Offering more than 60 square miles of a winter wonderland for those who like the outdoors, Newtown holds a diversity of scenery and history. Noting sites including the flagpole and “quaint Main Street and Edmond Town Hall,” Town Historian Daniel Cruson says there are hidden gems everywhere. In addition to historic scenery and old homes and architecture, which are mentioned in Mary Mitchell and Albert Goodrich’s book, "Touring Newtown’s Past," Newtown offers an abundance of hiking trails including beautiful locations in the Upper and Lower Paugussett State Forests, Orchard Hill Nature Center, Rocky Glen State Park, and Hattertown Historic District, among others. A visit to the town library, and talks with Dan Cruson, recently resulted in one Bee reporter heading out to find some of the town's prettiest winter locations.
Nearly three dozen children accepted the invitation to the Royal Party hosted by The Resiliency Center of Newtown on Monday, December 23, singing along with music therapist Jennifer Sokira, making crowns, wands, and shields with art therapists Nicole Porter-Willcox and Lisa Donohue-Olivieri, and dining on pizza provided by Franco’s Pizza & Pasta of Newtown.
Almost 200 cyclists gathered at Fairfield Hills on a bright clear Saturday, December 21, to take part in the first Newtown Cyclocross, a cross-country bicycling competition held in the late months of the year that challenged participants to ride across a range of terrain — Newtown Cyclocross was a joint project of the Connecticut Cycling Advancement Program (CCAP) and Team 26. The event raised funds for both groups. CCAP is a Middletown-based private, nonprofit group that seeks a create a support system for youth development in the sport of cycling. Team 26 is a group of 26 cyclists who promote gun control in the wake of 12/14.
This is the 15th and final installation of a series of stories that have shared special events that have taken place as Newtown began healing following 12/14. In this installation of "Gestures of Kindness," view a photo taken by a Sandy Hook resident in Norwalk of a longtime holiday tradition that incorporated the victims of 12/14 in this year's display; dance studios that have made donations to a Newtown dance studio for a scholarship fund named to honor three dancers lost that morning; a former Newtown family encouraging kindness in their community in Pennsylvania; and a group of women in Monroe who have begun sharing kindness by building handmade dolls for children at The Ronald McDonald House in New Haven.
Rock and roll sounds from Quicksand Planet and Ursuland bands kept the room jumping Sunday, December 22 during the Newtown Cultural Arts Commission & HealingNewtown Holiday Party. Newtown Congregational Church’s Great Room was filled with festivities for families and children for four hours on Sunday, as the event beckoned guests, offering carols, Hearts of Hope, Newtown Juggling & Circus Arts Club performers, and arts and crafts table, circle of love, and more. Also in attendance on Sunday was Valerie Culbertson, the new director of HealingNewtown, who said organizers had aimed for a festive event that would attract a large crowd. Party planners must have been pleased, considering the large number of people who turned out for the event.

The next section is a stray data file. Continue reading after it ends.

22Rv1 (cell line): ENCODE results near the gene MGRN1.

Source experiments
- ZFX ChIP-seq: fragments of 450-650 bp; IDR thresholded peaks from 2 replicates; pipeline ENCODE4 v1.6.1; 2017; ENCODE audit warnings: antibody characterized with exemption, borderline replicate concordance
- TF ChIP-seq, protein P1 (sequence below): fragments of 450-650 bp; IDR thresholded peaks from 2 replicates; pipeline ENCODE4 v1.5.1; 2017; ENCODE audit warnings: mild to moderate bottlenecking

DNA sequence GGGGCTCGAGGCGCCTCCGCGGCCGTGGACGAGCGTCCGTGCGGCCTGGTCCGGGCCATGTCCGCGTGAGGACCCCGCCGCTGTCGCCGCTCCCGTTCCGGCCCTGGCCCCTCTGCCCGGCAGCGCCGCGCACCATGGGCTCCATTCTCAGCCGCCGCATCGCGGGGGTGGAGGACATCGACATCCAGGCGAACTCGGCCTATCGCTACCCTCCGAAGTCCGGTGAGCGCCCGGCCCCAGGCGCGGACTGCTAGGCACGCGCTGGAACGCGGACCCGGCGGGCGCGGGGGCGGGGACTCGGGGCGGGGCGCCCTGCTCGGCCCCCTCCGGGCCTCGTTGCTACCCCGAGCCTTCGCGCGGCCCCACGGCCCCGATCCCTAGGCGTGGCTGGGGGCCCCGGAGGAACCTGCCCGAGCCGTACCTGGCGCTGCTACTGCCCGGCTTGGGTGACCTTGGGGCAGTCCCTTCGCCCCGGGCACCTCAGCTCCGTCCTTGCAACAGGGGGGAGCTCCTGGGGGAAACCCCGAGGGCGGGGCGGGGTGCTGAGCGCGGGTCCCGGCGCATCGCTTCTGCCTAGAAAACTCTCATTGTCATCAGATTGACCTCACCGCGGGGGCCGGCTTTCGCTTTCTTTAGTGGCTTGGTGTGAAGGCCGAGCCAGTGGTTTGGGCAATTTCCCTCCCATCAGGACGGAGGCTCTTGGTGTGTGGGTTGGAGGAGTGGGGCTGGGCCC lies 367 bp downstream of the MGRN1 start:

Sandy Hook resident Ricky Grasso is not only studying abroad this semester, but he is also sharing a special part of his home with residents and tourists in Rome. Ricky (NHS ’11), who has taken a photojournalism course, has decided to place Sandy Hook Ducks — white and green rubber ducks that have come to symbolize Sandy Hook Elementary School and the town of Newtown — at locations around the city. And then he sits back with his camera and waits for reactions. He received “some pretty unbelievable feedback,” he said in a recent message.
When Margot Hall steps through the doorway of her Newtown home, two bricks stacked nearby remind her of a place far away and long ago. She thinks of the home in Forst-Berge, Germany, where she was born in 1939, the stucco-covered brick façade and the gleaming red roof tiles. She remembers large family celebrations, and peeking into the living room through the keyhole of the wooden door on Christmas Eve, as her father embellished the Christmas tree with ornaments, and set out the handcrafted village and train that ran about the base of the tree. She recalls happy times, and happy people. Ms Hall was just 5 years old when Russian soldiers banged on the door of the home and stood by as her parents, Elli and Karl Sachs, hurriedly packed a handcart, bundled her infant brother Christian into a carriage, took her by the hand, and fled. Walking eastward in the chill weather of autumn, the family moved from one vacant house to another, staying just ahead of the fighting. “We were homeless,” recalled Ms Hall, an odyssey that would last until the end of World War II.